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Jonas ‘Sortie’ Termansen the author of sortix operating system gives feedback to the gnulib team.

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    The reply is amusing

    We look at things a different way. Buffer overflows are easily caught by widely-available tools, and if remote code execution is a problem then one ought to be using such tools.

    Remote code execution is always a problem. As a rough benchmark, there are 12259 CVEs with the keyword ‘overflow’, and there are only 86 CVEs with the keyword ‘truncation’. I think this is also a framing difference. The response is relying on bug detection whereas the original post is relying on damage scope. The ability to detect a truncation is difficult, yes, but the damage scope is relatively low. Conversely, while tools exist to detect a buffer overflow, the damage scope is so many orders of magnitude higher that it is worse in the long run if the tools fail to detect a buffer overflow.

    there’s a lot to say for the GNU tradition of refusing to impose arbitrary limits (as snprintf-using code usually does)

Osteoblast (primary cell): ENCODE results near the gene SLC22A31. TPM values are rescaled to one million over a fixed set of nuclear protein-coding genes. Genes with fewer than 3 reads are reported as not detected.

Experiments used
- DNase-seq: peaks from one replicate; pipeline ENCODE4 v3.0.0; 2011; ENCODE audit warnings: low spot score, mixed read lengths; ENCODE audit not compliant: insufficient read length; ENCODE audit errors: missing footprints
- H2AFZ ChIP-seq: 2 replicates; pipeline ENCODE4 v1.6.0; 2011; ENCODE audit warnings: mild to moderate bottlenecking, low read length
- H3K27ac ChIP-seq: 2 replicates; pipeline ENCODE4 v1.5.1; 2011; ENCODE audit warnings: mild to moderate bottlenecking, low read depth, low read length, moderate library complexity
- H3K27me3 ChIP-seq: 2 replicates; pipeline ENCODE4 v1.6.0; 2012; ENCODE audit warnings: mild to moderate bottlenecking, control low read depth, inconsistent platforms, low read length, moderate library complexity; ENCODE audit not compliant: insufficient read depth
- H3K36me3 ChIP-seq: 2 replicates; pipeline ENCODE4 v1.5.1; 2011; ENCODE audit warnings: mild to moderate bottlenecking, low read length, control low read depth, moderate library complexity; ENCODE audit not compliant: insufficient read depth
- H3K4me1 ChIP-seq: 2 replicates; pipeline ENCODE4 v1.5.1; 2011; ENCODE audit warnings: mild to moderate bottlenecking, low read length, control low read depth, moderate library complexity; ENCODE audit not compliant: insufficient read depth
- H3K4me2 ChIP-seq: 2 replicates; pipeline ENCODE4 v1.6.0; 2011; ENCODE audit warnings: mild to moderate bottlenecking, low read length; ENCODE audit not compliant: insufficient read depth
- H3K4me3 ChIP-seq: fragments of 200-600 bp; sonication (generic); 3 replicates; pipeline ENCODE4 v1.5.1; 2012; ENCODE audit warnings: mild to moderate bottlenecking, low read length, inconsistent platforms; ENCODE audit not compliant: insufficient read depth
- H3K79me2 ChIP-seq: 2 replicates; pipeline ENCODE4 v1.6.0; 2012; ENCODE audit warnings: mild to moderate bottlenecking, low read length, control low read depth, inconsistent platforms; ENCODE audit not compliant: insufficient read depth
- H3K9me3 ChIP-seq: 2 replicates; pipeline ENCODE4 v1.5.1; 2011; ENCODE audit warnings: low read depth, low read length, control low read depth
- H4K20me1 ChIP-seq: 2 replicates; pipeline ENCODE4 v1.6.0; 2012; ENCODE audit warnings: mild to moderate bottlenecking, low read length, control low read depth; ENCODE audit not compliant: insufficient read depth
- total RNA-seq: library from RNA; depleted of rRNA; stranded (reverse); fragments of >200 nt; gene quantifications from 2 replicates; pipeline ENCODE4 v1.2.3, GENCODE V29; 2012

Uh, is there? Are there any strong arguments for refusing to impose arbitrary limits that can’t be disarmed by “make resizing and retrying fundamentally easier” ?

    Off topic, I just noticed that Termansen was 2 years younger than me when he started writing sortix, dang.

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      The reply is an usual GNU/Frredesktop/RH attitude of “RESOLVED WONTFIX” for every time someone out of the “herd” has a serious suggestion or criticism of fundamental aspects of the software they develop.

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        You’ll have better success with a calm rationale and a diff than a rant without one.

        I used to complain about certain projects but I’ve since been able to get diffs into them. I avoided complaining to people’s faces and stayed maximally professional, and just did the thing they want (and pinged my patches every 2-4 weeks when they were ignored).

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          Add Mozilla and Google to that list :(